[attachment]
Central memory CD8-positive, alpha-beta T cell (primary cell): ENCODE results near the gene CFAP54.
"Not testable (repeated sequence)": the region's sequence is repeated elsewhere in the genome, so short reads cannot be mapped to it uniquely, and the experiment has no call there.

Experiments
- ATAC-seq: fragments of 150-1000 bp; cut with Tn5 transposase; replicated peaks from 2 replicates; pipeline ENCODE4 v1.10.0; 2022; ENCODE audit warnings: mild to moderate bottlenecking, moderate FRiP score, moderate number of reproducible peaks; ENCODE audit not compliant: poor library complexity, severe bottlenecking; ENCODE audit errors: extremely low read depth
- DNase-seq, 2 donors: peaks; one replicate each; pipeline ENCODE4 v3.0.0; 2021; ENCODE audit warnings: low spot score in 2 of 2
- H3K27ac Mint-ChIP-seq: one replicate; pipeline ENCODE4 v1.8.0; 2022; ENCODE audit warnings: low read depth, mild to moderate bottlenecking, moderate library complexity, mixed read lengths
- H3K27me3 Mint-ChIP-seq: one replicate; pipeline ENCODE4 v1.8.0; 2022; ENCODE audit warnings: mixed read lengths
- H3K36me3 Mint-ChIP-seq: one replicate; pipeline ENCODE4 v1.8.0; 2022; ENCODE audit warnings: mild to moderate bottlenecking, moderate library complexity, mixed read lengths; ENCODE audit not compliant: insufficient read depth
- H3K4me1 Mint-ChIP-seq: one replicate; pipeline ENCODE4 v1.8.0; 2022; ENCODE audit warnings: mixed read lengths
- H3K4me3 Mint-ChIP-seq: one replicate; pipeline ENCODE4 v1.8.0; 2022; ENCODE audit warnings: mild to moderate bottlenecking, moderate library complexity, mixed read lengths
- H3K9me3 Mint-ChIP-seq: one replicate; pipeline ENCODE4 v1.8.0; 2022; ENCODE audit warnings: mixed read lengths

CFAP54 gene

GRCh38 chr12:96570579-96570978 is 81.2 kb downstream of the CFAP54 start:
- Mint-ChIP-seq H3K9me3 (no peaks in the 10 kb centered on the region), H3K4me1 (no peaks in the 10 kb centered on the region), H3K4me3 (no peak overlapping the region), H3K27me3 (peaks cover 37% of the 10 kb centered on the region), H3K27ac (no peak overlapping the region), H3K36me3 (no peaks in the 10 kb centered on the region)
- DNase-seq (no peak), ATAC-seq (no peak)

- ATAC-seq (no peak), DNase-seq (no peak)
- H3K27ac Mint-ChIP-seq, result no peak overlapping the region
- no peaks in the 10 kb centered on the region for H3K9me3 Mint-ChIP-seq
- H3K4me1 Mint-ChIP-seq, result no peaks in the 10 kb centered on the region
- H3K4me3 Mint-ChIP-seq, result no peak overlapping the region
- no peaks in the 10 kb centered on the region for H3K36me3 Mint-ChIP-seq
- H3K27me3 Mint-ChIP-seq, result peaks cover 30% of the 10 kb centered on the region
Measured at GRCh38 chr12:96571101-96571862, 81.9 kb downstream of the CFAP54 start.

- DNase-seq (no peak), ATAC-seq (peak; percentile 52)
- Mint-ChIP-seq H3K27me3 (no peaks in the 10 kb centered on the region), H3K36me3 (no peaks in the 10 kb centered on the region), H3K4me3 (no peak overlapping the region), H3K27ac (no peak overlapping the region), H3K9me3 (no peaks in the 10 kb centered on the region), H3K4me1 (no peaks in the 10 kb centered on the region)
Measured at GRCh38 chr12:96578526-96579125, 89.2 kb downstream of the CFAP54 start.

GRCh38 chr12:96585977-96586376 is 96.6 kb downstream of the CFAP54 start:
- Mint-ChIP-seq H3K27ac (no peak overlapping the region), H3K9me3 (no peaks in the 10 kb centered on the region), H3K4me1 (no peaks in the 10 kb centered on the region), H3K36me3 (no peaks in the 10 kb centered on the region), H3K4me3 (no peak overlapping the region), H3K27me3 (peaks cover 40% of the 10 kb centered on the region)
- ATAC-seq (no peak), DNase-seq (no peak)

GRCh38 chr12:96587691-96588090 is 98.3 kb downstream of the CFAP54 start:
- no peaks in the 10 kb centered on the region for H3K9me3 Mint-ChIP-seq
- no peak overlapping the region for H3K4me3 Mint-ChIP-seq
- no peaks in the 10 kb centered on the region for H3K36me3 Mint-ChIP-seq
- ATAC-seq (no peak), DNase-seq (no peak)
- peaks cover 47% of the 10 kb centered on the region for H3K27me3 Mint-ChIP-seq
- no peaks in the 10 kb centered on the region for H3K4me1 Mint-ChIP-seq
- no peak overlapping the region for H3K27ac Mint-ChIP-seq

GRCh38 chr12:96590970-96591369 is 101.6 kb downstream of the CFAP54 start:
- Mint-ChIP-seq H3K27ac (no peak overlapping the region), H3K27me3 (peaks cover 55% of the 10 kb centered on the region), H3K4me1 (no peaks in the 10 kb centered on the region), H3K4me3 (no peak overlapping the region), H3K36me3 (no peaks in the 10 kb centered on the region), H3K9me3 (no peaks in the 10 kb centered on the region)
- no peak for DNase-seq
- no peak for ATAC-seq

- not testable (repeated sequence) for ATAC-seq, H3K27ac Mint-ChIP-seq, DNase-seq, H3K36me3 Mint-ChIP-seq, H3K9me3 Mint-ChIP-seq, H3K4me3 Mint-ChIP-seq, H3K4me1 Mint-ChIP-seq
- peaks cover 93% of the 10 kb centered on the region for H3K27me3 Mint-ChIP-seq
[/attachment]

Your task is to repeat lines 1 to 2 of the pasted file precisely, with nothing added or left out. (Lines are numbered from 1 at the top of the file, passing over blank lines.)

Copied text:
Central memory CD8-positive, alpha-beta T cell (primary cell): ENCODE results near the gene CFAP54.
"Not testable (repeated sequence)": the region's sequence is repeated elsewhere in the genome, so short reads cannot be mapped to it uniquely, and the experiment has no call there.